Jim Kent

In film or plays, “You can tell if it’s good or bad: ‘I didn’t believe it, they were terrible actors…” And that is true with movement too. “You can tell if dramatic,” or melodramatic or simply unclear. “When people feel they need the message, it needs to be very clear. I think what I’m looking at is habits of story-telling.” Brendan is much taken with the stories of Raymond Carver, which are usually slow and quiet and aren’t big on plot, but they ask questions. The people in the stories try to answer them and come to some sort of conclusion—or don’t. The  piece Brendan has created with the Whim dancers, although very different in atmosphere and pace, has some of that same sense of its point being to pose not to answer questions for the people inside it.

Cameron Birts

The first time I spoke with Brendan, I asked what was he was wanting to explore on coming into the studio with the Whim W’Him dancers. “Skin,” he said promptly and wanting to be in someone else’s skin” or not. “A lot is about movement development. I really want to focus on people reacting to things. If there is no cause for something to happen, nothing may happen.”  There was a long stage of development, a lot of open improv, with the dancers concentrating more on exploring their characters than explicitly on generating movement. There was no particular shape to the exercises at first, says Brendan. Out of the material that emerged, his job was choose and shape, balancing the theatrical and the choreographic. But most important was for the dancers themselves “to own it.” They were working out “who each person will be in the piece, so that they feel comfortable in it,” in that skin. In the studio, he says, “I’ve done a lot of watching, while the dancers solved problems.” It’s a question of establishing trust, he avers. “It’s an awkward, hands off experiment, that won’t work if they don’t believe or it feels forced.”

One of the situations explored was a superficial gathering, “like a cocktail party. Host, guests. What do you want? Attention—or a way out?” They probed, say Brendan, “Questions. Insecurities. The voids you ignore.” They delved into the idea of “aloneness vs loneliness” and how people put on faces and ways of acting and of relating to each other that may have very little to do with who they are underneath.

And by now, by showtime, it’s become a full-fledged party, complete with program notes in the form of an invitation:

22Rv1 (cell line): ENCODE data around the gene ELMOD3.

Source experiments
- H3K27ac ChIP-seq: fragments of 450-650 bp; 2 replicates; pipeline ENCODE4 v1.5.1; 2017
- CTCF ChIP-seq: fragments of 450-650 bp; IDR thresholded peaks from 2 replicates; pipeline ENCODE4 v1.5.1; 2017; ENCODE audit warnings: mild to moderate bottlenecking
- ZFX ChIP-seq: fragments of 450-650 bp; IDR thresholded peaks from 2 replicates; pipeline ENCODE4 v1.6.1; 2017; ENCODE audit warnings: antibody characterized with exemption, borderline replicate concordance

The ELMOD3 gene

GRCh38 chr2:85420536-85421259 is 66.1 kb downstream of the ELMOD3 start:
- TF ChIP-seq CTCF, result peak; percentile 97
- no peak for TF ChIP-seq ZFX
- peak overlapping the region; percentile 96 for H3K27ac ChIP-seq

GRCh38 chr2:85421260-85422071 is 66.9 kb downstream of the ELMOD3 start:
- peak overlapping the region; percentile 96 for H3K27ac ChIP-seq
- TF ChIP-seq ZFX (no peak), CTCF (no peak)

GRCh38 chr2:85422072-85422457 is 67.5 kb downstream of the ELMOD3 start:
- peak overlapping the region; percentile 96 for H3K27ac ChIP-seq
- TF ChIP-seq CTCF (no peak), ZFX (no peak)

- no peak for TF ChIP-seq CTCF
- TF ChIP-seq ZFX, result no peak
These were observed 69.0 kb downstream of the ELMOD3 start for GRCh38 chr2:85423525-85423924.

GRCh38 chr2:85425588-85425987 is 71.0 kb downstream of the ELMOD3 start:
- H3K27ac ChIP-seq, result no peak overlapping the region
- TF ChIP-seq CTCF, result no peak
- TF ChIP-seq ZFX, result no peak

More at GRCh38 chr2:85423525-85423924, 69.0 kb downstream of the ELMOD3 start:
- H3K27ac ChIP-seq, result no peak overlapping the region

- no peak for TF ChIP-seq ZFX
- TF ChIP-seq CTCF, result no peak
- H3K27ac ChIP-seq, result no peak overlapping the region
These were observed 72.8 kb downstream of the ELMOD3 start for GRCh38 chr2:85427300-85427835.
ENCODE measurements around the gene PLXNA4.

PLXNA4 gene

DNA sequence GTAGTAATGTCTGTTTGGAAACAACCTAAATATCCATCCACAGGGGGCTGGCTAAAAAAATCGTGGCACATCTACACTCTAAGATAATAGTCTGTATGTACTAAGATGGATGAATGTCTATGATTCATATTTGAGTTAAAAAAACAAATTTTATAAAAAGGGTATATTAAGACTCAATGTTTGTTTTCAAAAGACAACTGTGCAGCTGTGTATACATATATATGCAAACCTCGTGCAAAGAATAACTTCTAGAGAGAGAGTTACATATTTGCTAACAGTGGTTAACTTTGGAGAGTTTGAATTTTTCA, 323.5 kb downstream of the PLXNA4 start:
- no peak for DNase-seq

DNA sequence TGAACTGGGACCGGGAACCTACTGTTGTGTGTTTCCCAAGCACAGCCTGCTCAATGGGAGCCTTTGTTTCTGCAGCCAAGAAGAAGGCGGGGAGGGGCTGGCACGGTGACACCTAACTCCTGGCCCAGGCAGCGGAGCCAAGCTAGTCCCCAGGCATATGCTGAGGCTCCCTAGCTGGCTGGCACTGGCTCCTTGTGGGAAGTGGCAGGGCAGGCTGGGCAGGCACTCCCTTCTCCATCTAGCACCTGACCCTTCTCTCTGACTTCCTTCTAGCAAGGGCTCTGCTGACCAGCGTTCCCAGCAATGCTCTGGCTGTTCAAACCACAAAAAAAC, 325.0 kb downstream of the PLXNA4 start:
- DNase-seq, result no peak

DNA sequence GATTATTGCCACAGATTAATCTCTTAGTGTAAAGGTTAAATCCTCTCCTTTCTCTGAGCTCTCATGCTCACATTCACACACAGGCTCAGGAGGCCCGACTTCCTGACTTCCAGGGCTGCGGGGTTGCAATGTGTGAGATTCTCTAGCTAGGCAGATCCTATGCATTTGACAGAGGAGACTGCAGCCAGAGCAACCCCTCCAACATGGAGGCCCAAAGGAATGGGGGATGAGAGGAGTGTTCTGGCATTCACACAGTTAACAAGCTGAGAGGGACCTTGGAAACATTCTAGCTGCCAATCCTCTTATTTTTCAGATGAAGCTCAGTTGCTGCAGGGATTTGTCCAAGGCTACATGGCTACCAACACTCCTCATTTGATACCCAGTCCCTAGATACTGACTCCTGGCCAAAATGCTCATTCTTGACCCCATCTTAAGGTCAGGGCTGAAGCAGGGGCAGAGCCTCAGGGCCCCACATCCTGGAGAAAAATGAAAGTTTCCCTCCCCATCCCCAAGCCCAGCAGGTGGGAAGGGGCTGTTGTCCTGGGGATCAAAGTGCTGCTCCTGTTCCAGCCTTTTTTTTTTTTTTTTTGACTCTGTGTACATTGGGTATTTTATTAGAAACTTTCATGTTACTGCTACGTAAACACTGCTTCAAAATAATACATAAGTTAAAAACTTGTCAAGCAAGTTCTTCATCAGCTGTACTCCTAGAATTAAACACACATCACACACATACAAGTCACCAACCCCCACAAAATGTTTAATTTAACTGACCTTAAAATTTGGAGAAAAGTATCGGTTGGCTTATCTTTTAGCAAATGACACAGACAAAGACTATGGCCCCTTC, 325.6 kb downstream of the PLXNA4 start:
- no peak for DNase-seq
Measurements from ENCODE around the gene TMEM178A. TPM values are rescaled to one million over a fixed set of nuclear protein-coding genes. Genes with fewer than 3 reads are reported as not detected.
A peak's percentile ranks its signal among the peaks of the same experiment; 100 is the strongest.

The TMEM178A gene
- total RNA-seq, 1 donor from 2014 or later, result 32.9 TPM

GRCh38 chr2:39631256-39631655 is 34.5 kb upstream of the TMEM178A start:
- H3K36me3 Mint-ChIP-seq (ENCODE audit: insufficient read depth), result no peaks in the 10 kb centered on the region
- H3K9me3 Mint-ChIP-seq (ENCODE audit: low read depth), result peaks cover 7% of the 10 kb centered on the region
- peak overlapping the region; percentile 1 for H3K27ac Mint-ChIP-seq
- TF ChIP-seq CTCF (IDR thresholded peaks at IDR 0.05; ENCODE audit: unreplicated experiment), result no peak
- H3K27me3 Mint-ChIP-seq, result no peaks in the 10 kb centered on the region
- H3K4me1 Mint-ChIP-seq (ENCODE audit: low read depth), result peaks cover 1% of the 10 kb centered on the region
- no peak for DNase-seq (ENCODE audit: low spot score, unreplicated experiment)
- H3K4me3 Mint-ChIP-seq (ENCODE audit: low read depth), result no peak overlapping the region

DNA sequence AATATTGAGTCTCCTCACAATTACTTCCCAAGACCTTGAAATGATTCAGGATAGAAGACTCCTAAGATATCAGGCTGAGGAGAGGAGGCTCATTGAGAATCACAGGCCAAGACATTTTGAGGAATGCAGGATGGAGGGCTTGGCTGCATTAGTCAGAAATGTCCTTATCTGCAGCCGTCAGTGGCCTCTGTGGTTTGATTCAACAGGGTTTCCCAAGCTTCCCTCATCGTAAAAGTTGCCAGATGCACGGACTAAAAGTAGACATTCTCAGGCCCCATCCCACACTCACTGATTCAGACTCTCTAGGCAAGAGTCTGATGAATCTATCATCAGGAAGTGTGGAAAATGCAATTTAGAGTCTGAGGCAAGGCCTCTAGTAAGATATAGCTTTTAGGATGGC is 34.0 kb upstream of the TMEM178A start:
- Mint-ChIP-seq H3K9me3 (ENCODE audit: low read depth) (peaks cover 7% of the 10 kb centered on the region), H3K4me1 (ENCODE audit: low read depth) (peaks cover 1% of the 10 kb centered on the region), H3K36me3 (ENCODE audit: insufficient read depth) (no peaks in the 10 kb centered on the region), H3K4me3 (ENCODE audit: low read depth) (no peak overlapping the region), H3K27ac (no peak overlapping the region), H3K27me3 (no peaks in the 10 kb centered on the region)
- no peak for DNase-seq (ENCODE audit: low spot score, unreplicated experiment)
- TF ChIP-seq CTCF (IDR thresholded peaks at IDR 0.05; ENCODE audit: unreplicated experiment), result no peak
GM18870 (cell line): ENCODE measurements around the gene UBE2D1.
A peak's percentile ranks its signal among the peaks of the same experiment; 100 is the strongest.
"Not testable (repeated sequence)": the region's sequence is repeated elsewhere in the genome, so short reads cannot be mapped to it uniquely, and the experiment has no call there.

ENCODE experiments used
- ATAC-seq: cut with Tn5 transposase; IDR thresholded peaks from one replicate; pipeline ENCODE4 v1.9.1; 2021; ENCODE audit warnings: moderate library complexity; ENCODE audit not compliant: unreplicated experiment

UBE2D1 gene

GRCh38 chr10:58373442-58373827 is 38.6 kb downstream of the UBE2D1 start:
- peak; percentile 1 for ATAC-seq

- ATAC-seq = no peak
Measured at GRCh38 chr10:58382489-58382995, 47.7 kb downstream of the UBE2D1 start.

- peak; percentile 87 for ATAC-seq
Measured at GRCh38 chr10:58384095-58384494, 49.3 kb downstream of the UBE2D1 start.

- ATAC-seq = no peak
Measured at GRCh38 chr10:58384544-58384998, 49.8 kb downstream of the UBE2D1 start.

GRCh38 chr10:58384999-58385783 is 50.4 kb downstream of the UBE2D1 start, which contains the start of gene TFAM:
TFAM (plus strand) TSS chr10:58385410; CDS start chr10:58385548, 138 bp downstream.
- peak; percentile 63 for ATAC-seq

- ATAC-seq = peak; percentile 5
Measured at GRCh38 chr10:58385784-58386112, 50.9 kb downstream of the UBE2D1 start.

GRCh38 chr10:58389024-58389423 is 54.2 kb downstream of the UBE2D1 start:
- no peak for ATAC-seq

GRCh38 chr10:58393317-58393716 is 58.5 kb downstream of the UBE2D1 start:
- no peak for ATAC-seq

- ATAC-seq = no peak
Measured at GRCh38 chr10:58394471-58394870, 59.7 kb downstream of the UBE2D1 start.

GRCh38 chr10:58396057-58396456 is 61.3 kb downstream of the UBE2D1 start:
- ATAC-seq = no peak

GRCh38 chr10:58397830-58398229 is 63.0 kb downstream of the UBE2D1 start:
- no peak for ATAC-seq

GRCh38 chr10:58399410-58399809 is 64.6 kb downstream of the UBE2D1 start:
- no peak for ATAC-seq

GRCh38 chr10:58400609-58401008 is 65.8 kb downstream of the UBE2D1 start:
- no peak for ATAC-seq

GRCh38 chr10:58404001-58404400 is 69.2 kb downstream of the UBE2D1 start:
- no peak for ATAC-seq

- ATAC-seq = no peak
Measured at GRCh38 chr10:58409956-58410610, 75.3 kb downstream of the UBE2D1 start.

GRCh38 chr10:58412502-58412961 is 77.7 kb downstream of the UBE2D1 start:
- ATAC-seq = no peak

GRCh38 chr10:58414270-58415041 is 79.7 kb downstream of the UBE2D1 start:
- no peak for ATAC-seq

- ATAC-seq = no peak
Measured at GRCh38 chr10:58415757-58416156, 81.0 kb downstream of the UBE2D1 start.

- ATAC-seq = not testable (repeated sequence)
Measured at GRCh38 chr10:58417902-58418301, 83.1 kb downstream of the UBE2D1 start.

We’ve finally settled.
Although we haven’t traveled far, we’re having a party so you’ll know where we are!
Please join us in warming our new home with cocktails and conversation.
All are welcome, feel free to bring significant others (or better halves 😀 )
No gifts please, your presence is the only present required!  
Nathan and Jan
There’s Nathan and “his weird cocktail persona”…

Karl Watson

and Jan with her ditsy, self-absorbed intensity.

Jane Cracovaner

And the whole group of other characters, some recognizable from the dancers’ own overt personalities, some just the opposite of what you’d expect—a drunkard, a self-obsessed flirt, an earnest nerd, an anxious boyfriend. Words are a big part of it, but they don’t actually say very much, or rather there are so many that they convey little in themselves. The idea of chatter is a central part of the scene, huge numbers of words cascading out—much of it generated on the spot by the dancers in the characters they inhabit here—yet almost devoid of meaning.

In the midst of all the verbal cacophony one of the party-goers gets more and more out of sync with the others.

Adrian Hoffman

All of a sudden, the bottom falls out of the flimsy social world of the seven characters, as if we’re dropped into a subterranean cavern. The jabbering and gesticulating, the posing and preening fade away into… what? Deep feelings? Hidden passions? Secret fears and desires that will never meet the light of day? Dreams or flights of imagination?

Liane Aung

In this piece, Brendan has made the interesting choice not to focus on just one or two protagonists, but to tackle the tales of 7. As he said to me yesterday, “In a way I’d like to be able to add on about 30 minutes” and explore more fully all their different stories. But there is a way in which a lack of tidy conclusions about all the characters’ issues gives, to my mind, far more of a feel of real life, where for any cross-section of people, even at a some highly significant moment, some of their problems will be being solved, some will still be in the process of figuring things out and still others will not even recognize they have any problems, while some might just being reaching real insight.

Mia Monteabaro

Photo credit: The 3rd image and the last 8 are by Stefano Altamura